I’ve been tutoring students for quite a few years now, and something I always have to explain to them is the concept of a writing workshop. It’s something I was introduced to at university, and it’s the best way of getting support and feedback on your work.
How does it work?
You get roughly six people (you can do workshop with more, but it does take longer to cycle round that way) together, all of whom have writing to be workshopped. If you’re organising this yourself, rather than collaborating in a creative writing class, I would choose people you know, or can trust to be kind but fair. You want the workshop to be helpful, after all! Choose a date, a location (giant tables in coffee shops are my favourite!), and send around your work about a week or so in advance to give everyone chance to read it. Agree a wordcount – around 1500 words is usually a decent amount to get your teeth into. You then take it in turns to receive feedback from your peers.
What should I do before the workshop?
Print out a hard copy of everyone’s work (which they should have been kind enough to send you double spaced, with wide margins and page numbers!) and read it through. Then read it through again. And again.
I would suggest reading it through once for initial impressions, possibly highlighting or noting down things that didn’t read perhaps smoothly as you would have liked, or any questions that you have. Focus mostly on plot, character, pacing. Then when you read it through again, read it out loud. It will help you hear whether the sentences run well, or where you are stumbling over words / running out of breath – that will need editing! Then read it one more time, picking out words and sentences and phrases that draw your attention – for both good and bad reasons! Workshop should always include a deserved amount of praise along side the constructive criticism.
How do I explain what I thought?
When you are at the workshop, work through the piece in order. Begin and the beginning, and end at the end! You should share your thoughts, taking it in turns, and ask questions of the workshopee if needed – for example, if you have a question about the character, or where the plot is going, etc. Bring your edited piece with you to give the person a hard copy of your feedback to refer back to as they move forward.
What do I do if I am being workshopped?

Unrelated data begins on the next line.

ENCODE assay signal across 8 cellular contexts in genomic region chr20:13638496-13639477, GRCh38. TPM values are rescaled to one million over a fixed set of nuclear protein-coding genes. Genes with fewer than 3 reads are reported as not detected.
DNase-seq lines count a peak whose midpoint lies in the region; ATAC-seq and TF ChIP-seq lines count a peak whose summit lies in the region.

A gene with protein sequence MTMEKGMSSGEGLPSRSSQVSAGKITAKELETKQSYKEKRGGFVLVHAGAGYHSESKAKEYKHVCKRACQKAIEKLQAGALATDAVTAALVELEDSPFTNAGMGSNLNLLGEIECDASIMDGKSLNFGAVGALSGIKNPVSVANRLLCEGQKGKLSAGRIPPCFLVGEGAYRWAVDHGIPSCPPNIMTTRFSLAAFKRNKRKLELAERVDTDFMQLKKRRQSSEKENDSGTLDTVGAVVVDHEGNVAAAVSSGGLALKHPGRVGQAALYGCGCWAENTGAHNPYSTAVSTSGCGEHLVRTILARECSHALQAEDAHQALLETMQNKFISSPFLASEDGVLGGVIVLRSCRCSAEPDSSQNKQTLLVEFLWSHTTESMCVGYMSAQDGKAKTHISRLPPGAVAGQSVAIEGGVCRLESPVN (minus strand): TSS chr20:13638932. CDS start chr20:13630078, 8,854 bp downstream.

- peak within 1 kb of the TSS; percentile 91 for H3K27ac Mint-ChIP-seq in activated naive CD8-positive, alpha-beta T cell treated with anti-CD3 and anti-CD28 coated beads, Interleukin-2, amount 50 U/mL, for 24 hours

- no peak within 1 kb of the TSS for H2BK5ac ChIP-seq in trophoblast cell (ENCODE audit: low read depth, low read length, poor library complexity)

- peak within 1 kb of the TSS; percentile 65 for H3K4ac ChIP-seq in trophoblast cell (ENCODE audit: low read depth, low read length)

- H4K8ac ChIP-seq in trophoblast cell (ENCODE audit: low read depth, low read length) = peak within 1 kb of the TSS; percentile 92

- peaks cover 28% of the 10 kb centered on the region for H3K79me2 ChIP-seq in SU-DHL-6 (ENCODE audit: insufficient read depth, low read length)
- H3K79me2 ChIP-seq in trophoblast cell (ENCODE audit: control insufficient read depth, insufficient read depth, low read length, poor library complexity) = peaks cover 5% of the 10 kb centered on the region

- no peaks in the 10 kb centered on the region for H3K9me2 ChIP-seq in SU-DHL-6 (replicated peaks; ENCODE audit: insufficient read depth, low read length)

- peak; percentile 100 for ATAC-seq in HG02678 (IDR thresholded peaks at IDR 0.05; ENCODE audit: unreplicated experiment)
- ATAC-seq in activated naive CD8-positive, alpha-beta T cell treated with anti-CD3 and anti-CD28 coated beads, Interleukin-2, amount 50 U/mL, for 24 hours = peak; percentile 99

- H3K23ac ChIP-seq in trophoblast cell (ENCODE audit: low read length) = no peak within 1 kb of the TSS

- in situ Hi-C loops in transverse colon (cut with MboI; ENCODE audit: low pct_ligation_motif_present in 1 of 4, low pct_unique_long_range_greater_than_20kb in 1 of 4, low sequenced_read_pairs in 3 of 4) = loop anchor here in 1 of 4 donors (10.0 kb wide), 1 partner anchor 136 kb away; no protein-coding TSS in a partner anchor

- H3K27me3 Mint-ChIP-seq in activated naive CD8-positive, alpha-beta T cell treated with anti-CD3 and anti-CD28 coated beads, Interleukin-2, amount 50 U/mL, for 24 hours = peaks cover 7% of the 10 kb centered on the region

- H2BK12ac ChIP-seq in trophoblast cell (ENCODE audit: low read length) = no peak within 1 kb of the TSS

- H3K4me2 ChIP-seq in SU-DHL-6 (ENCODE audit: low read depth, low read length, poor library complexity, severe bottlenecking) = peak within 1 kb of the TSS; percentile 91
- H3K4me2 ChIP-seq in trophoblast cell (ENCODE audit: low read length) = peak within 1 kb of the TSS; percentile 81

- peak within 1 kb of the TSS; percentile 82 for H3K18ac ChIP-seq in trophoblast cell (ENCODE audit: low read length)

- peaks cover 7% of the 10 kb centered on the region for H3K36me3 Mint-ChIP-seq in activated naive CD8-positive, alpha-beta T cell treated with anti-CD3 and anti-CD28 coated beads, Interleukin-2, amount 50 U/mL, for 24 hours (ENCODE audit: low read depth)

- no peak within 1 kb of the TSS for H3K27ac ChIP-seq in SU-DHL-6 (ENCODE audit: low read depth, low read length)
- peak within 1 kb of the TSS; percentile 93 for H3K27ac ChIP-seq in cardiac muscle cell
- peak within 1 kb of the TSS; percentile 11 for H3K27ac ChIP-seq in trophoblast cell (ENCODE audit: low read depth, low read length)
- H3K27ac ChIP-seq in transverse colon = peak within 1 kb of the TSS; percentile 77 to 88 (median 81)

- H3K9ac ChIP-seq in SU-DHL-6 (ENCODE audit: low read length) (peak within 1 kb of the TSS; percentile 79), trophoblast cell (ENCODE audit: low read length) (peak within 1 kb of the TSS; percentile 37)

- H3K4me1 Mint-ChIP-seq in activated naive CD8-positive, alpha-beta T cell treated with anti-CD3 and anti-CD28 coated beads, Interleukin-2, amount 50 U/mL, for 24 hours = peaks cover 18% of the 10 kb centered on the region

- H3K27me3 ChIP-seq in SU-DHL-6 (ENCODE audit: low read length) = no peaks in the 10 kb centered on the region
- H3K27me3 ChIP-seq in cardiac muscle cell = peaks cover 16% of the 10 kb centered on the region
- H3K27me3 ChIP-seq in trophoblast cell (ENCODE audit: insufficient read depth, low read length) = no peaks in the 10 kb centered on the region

Bring a notepad, a pen, and a blank copy of your own work! Personally, I rely on the blank copy of my own work more than anything else. While everyone is talking, I am furiously writing down everything they are saying – because sometimes thoughts will strike them during the workshop that they won’t have put on paper. By making constant and copious notes, you are putting yourself in the most informed position possible as you move forward.
The most important rule for when you are being workshopped, however, is to never try and justify your writing. If someone has picked out an error, it is not your job to explain why you did it. It’s not an argument; you’re not making the other person back down and magically agree with you. Taking on feedback is vitally important as writer, especially if you want to get published, where you will constantly receive feedback and edits to get on with.
This doesn’t mean you can’t ask questions – I always like to ask questions like “okay, I understand. What kind of thing do you think would work better here?”, or “could you give me an example of what you mean please?”. That way you get clarity on what the person is saying to better help you make those changes in future.
The workshop is over – now what?
Thank everyone for being such good eggs, hand your hard copies of people’s work back to them so they have it for reference, and go forth and edit your work!
Do I have to make all the changes that are suggested?
You don’t have to – after all, this is your novel – but if something isn’t chiming with your readers, then it is worth you altering, even if you don’t change it in the exact way that person suggested. I would always suggest making the changes and then reading through your newly edited version, though. You’ll almost certainly be pleasantly surprised with how it turned out!
Good luck – and happy workshopping!
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